My wife sent me this the other day. It came from one of the suppliers she uses for her massage business, but it had some interesting thoughts:

While in Italy in 1999 my wife and I just by luck happened to walk by the convent (Santa Maria delle Grazie) where the Leonardo de Vinci's famous work "The Last Supper" had just been restored. The exhibition had been closed for quite some time for restoration and tickets had to be reserved months in advance to see the exhibit. We noticed there was a line where we could wait and with some luck be able to enter the convent to see the painting, if people failed to show up at their scheduled time. In front of us in line were two art teachers from the U.S. They were very excited to view this famous historical painting. They had been in line for several hours and were anxious that they would not be allowed in. Shortly after we got in line the two teachers had to leave and were very disappointed. Not ten minutes later we were allowed in to view the work of art. It was a wonderful experience and my heart went out to the art teachers who missed this great experience. If they had only waited a few more minutes their great desires would have been fulfilled.

Over the years I have often thought about this experience. When I am ready to give up on a project or idea I reflect upon "The Last Supper" and I am motivated to give that extra effort or toss in a little more patience to bring to completion the project or idea.

How many of us when faced with a little opposition or difficulty just throw in the towel? I see all around us the impatience or perhaps the unreasonable expectations that many people experience. The meltdown of the housing market is a great example. I am not talking about those whose home value has plummeted below their purchase price. I am referring to those who purchased a home they could not afford hoping the prices would continue to skyrocket. When the interest rates would adjust upwards and the prices dropped many people just walked away from their commitments. I think you or I would get a second job to help us through the tough times and learn from our mistakes. There are too many out there who prefer the "out-stretched hand" approach. They think if they hold out their hand someone will fill it with the things they want with no effort on their part. They are like the teachers who leave the line moments before being allowed in to see the exhibit.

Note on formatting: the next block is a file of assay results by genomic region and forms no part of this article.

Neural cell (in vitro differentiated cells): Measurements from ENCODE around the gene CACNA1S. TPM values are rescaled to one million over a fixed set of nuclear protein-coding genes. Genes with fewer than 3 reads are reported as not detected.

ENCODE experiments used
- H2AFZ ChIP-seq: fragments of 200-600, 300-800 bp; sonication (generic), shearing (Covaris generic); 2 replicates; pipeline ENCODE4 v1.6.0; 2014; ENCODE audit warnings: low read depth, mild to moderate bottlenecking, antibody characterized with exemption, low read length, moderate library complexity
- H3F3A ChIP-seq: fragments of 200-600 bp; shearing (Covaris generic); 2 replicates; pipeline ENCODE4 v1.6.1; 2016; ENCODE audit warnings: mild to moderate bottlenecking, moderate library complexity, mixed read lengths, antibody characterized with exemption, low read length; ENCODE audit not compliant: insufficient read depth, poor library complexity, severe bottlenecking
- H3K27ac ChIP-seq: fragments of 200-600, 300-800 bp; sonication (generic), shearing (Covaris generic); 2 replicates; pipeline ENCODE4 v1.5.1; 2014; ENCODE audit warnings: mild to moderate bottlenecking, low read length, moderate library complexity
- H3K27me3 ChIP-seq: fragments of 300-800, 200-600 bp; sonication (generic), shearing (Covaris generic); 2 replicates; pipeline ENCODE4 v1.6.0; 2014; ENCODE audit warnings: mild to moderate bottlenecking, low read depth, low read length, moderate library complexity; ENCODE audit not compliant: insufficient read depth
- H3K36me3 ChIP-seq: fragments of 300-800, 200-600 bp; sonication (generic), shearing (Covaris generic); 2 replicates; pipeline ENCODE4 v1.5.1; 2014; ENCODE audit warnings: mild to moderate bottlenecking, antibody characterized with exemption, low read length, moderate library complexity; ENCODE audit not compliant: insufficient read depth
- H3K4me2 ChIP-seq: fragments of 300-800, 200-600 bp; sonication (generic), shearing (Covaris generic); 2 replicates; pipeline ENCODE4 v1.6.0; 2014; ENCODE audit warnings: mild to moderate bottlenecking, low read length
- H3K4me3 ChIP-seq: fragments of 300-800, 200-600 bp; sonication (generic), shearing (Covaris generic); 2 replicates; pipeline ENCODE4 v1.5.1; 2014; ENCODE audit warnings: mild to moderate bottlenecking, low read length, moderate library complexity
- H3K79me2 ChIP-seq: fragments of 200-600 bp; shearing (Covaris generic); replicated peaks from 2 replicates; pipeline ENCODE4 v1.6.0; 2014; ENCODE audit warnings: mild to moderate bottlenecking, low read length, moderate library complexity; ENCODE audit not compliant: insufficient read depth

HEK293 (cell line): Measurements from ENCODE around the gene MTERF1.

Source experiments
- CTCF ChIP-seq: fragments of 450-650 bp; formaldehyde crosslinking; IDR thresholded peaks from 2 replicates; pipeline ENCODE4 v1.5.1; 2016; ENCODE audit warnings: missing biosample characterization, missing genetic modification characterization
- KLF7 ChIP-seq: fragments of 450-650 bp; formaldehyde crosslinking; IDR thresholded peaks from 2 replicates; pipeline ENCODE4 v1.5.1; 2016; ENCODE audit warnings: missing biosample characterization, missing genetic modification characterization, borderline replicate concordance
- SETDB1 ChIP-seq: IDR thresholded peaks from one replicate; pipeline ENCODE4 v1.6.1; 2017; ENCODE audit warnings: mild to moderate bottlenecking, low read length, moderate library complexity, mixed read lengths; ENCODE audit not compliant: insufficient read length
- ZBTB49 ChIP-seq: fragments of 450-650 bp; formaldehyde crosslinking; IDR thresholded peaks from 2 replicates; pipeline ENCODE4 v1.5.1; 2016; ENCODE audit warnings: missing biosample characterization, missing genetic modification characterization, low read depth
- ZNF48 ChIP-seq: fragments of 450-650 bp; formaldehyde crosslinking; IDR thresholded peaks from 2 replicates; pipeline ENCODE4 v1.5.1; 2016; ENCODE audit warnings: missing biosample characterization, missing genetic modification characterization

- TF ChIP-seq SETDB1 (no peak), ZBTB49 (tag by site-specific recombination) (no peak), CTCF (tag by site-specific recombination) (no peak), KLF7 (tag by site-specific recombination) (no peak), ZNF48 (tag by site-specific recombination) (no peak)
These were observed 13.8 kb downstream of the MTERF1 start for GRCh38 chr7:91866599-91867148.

I just read a book entitled "212 The Extra Degree" written by Sam Perkins and Mac Anderson. The book talks about the difference one degree makes. By increasing the temperature by only one degree, water is transformed from just hot water to boiling water. Boiling water creates steam which powers steam engines.

Could you increase your efforts by one degree? What do you think would be the results of that one additional degree? Only you can answer that question and perhaps only the results themselves would be the true response. We know what the results are if we fail to increase our efforts but I like the possibilities the additional degree invites.

Thomas Edison said: "Many of life's failures are men who did not realize how close they were to success when they gave up." I have seen people give up just when it seems a little more effort would push them over the top.

Let's together all add one more degree and stay in line so we can all see the beautiful painting that will be produced by this extra effort.